The post was written by Ian Scoones and appeared on Zimbabweland

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Masvingo exceptionalism? The challenge of case studies

One of the main complaints about our book is that it’s mostly about Masvingo, and that it does not tell the whole story of land reform in Zimbabwe over the past decade or so. On all counts we are guilty. As we are clear in the book we are not making wider claims. This is a case study – of 16 sites in one province over 10 years. As Professor Terry Ranger remarks in his recent review of our book: “Patterns emerge but the book pays admirable attention to variation and variety”. Such a province-wide case study is still important, we maintain, as a basis for more in-depth comparison where contrasts and convergences can be teased out.

The Commercial Farmers Union of Zimbabwe and their supporters often make the point that Masvingo is ‘exceptional’, and that somehow are results should not be taken too seriously. They argue that this was not a ‘real farming’ area, and that something different happened there. Well, if this was not an important part of the commercial farming sector, why on earth did they not give up the land for resettlement many years before? Of course other areas in the Highveld are different, as we clearly state in the book. But, as we equally argue, there are some important broader patterns. And indeed, wider work that has emerged since has challenged in similar ways the five myths we lay out in the book.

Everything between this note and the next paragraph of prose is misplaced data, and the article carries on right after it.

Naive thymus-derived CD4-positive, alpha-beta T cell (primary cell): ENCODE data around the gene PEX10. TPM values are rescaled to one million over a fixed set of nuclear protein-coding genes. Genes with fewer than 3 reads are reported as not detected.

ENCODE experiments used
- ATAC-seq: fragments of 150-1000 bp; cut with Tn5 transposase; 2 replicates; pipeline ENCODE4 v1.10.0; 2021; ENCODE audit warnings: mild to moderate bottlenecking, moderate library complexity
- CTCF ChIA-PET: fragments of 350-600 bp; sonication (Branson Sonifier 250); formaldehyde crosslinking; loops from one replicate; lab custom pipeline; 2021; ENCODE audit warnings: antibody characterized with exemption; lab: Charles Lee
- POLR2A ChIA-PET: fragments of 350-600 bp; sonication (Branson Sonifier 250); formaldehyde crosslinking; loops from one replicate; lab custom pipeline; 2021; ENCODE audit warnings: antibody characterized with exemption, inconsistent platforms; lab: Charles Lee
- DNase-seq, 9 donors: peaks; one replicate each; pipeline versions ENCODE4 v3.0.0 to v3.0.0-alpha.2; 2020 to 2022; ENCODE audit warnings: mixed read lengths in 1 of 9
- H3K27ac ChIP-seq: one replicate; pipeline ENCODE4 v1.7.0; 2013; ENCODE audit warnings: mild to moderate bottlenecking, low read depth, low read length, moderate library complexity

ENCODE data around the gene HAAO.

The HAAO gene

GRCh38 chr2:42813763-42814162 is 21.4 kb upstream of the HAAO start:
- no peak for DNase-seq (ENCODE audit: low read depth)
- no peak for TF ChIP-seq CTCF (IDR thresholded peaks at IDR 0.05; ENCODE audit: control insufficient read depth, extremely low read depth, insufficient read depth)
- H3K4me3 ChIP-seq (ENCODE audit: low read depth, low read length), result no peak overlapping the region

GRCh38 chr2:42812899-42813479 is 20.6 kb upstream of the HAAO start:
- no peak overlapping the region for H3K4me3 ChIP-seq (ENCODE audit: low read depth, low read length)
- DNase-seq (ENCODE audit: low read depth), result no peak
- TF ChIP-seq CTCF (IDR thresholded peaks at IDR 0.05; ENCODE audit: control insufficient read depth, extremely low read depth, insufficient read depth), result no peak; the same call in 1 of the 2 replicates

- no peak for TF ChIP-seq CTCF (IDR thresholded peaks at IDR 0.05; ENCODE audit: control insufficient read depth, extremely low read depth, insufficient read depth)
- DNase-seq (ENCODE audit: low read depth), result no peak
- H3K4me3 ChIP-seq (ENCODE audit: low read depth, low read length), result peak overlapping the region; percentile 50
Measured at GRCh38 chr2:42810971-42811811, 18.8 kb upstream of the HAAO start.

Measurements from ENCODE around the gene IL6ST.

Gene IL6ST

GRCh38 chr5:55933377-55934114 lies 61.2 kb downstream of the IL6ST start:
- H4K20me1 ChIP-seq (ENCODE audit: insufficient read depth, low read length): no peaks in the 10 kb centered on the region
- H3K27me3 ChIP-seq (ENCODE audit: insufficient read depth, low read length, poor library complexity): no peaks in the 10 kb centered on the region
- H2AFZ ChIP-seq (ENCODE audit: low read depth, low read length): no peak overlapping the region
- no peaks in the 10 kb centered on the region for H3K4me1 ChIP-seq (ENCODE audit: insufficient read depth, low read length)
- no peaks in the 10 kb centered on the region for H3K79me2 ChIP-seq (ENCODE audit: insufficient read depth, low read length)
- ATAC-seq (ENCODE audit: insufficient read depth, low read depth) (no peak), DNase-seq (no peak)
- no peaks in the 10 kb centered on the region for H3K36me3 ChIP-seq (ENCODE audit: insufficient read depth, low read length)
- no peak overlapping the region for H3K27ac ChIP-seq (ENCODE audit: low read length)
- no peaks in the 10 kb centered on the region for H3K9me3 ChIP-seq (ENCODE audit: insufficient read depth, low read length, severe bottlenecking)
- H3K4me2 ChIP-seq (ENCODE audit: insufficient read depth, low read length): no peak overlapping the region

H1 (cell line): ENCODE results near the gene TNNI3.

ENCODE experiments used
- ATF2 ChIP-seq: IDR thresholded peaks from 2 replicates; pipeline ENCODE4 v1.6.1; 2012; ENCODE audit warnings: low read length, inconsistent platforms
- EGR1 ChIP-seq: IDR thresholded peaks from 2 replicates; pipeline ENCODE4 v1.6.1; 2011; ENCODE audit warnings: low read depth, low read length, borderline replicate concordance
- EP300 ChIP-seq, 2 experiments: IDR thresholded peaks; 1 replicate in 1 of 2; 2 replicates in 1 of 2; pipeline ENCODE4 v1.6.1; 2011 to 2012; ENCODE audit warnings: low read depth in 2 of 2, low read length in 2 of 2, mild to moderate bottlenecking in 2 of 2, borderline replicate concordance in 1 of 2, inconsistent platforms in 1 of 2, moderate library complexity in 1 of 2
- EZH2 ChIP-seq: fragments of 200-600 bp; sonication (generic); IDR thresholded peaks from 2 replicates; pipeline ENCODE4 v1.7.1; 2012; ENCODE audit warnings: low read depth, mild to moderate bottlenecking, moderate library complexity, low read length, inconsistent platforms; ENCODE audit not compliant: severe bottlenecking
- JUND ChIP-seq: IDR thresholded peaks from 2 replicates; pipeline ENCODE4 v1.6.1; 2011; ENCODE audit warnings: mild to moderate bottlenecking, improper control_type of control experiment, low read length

A number of points are made about Masvingo ‘exceptionalism’. First, of course, Masvingo is in the drier part of the country, where certain cropping and livestock rearing patterns prevail. This agroecological difference is of course important, but let’s also remember that geographically the largest portion of the country is dry, with poor infrastructure and reliant on rainfed production, even in the former commercial sector. Second, the proximity to Harare is seen as a key factor in affecting the degree to which land was grabbed by elites through processes of violence and patronage. This again is true, and many of the high-profile cases where whole farms were taken by those well connected to the political-military elite are in these areas. But, as argued before in this blog, the pattern of ‘cronyism’ remains much under dispute. Third, as Terry Ranger argues in his review, the longer-term histories of particular places are important both in the processes and outcomes of land reform. This is absolutely correct. As we point out in the book it is these micro-political contexts, influenced by histories – of the liberation war, chieftaincy and political party allegiances – that have had really important influences on what happened, where. He admonishes us for not referring more to a set of important historical district studies (by for example Alexander, Kriger, Maxwell, Moore, Ranger, Schmidt), but all of these fall outside Masvingo (all are from Manicaland). In Masvingo there is a perhaps surprising absence of such studies, beyond the important study of Great Zimbabwe by Fontein, although we have some fantastically rich pre-colonial accounts from Gerald Mazarire and others.